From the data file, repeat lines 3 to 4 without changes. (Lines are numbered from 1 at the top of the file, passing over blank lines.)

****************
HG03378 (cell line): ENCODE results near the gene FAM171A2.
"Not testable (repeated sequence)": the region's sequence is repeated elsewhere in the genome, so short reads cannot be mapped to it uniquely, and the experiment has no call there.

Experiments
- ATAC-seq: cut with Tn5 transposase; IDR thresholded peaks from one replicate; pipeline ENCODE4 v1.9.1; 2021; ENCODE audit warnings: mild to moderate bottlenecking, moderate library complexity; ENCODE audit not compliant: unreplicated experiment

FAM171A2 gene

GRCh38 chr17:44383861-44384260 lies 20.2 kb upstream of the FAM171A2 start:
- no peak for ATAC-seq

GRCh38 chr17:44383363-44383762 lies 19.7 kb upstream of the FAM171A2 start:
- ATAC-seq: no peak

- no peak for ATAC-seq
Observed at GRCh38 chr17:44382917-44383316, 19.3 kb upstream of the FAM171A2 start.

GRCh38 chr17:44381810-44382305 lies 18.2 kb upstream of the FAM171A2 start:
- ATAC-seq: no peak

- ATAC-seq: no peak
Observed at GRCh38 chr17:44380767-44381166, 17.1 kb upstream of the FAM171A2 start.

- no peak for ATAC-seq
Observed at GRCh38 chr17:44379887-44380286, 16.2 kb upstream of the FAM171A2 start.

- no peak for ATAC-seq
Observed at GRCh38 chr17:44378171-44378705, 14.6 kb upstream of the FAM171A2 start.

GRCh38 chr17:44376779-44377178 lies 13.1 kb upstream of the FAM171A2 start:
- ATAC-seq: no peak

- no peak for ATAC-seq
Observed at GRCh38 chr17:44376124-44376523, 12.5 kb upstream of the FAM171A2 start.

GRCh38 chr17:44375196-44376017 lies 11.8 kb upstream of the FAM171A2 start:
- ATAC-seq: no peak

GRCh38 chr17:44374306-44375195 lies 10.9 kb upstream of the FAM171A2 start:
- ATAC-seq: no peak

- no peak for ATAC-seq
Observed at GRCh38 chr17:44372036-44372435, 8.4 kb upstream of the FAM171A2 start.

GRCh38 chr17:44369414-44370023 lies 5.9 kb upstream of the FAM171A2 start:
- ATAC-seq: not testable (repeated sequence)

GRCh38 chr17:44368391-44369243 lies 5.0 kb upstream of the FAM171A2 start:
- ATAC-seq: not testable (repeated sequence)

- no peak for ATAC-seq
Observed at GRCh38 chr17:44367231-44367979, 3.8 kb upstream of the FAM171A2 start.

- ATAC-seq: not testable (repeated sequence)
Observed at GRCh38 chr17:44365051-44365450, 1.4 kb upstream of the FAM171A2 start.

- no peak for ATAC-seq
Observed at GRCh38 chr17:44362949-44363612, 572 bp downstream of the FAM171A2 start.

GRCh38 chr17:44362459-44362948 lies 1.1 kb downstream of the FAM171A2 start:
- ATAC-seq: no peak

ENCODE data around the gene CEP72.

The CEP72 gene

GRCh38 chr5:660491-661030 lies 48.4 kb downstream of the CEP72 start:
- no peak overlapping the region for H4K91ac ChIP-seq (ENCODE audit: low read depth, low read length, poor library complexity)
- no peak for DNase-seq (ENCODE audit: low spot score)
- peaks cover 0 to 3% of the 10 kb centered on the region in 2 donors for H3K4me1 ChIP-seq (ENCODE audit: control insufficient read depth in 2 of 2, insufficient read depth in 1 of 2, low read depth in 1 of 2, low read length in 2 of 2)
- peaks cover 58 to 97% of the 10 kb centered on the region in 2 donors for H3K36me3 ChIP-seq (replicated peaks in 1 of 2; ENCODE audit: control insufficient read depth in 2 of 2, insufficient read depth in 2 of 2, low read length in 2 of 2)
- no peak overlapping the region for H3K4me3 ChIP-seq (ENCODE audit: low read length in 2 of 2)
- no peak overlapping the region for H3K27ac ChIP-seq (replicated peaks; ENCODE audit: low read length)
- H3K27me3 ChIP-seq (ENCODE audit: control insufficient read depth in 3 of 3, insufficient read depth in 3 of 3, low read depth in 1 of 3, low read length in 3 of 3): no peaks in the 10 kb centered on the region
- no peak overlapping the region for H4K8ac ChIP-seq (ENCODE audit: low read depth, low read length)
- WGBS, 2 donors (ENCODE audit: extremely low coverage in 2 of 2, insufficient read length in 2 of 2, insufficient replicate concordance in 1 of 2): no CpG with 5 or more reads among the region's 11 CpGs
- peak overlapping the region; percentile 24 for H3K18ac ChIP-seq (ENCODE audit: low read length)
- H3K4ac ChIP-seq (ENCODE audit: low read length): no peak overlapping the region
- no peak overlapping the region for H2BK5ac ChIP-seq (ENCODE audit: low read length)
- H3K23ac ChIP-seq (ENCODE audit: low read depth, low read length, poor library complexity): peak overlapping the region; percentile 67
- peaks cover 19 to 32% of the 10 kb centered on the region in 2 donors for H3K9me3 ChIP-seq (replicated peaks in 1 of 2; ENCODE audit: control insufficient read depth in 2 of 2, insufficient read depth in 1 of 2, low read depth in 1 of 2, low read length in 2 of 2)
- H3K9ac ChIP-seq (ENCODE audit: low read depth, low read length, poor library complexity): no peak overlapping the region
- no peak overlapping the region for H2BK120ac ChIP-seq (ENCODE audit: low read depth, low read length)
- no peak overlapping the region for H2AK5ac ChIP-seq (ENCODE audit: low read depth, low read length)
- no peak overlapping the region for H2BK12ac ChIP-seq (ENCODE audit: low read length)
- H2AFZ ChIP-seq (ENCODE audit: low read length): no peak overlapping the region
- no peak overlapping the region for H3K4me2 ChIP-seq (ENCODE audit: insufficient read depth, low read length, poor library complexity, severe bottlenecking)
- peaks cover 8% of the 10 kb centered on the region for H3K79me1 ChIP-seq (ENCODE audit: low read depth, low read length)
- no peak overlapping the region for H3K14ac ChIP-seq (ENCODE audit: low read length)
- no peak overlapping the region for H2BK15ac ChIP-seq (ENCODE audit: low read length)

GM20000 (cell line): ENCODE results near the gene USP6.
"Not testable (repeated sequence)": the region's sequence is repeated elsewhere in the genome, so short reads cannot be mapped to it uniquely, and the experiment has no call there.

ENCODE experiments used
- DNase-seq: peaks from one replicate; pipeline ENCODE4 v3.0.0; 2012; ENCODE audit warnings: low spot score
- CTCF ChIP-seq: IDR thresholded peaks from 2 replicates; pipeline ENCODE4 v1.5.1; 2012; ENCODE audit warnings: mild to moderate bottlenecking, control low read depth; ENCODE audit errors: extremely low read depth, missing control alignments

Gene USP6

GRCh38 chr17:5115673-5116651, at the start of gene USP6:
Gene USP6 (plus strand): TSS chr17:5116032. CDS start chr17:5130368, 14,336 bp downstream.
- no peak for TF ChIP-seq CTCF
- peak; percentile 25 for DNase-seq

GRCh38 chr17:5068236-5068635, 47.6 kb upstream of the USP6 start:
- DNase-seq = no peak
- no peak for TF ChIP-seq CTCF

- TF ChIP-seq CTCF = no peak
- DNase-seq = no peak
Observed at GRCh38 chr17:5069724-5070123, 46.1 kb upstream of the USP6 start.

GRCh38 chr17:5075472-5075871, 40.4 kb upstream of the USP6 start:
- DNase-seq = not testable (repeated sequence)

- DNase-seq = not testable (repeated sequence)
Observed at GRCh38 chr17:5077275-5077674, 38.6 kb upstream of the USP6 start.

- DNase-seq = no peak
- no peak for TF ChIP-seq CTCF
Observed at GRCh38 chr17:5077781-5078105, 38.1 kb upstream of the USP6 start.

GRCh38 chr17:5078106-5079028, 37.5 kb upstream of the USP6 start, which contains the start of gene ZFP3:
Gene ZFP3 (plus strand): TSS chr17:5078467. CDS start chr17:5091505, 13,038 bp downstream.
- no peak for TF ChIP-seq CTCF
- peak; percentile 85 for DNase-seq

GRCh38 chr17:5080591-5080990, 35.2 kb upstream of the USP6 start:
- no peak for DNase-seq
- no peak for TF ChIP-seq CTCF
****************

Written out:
Experiments
- ATAC-seq: cut with Tn5 transposase; IDR thresholded peaks from one replicate; pipeline ENCODE4 v1.9.1; 2021; ENCODE audit warnings: mild to moderate bottlenecking, moderate library complexity; ENCODE audit not compliant: unreplicated experiment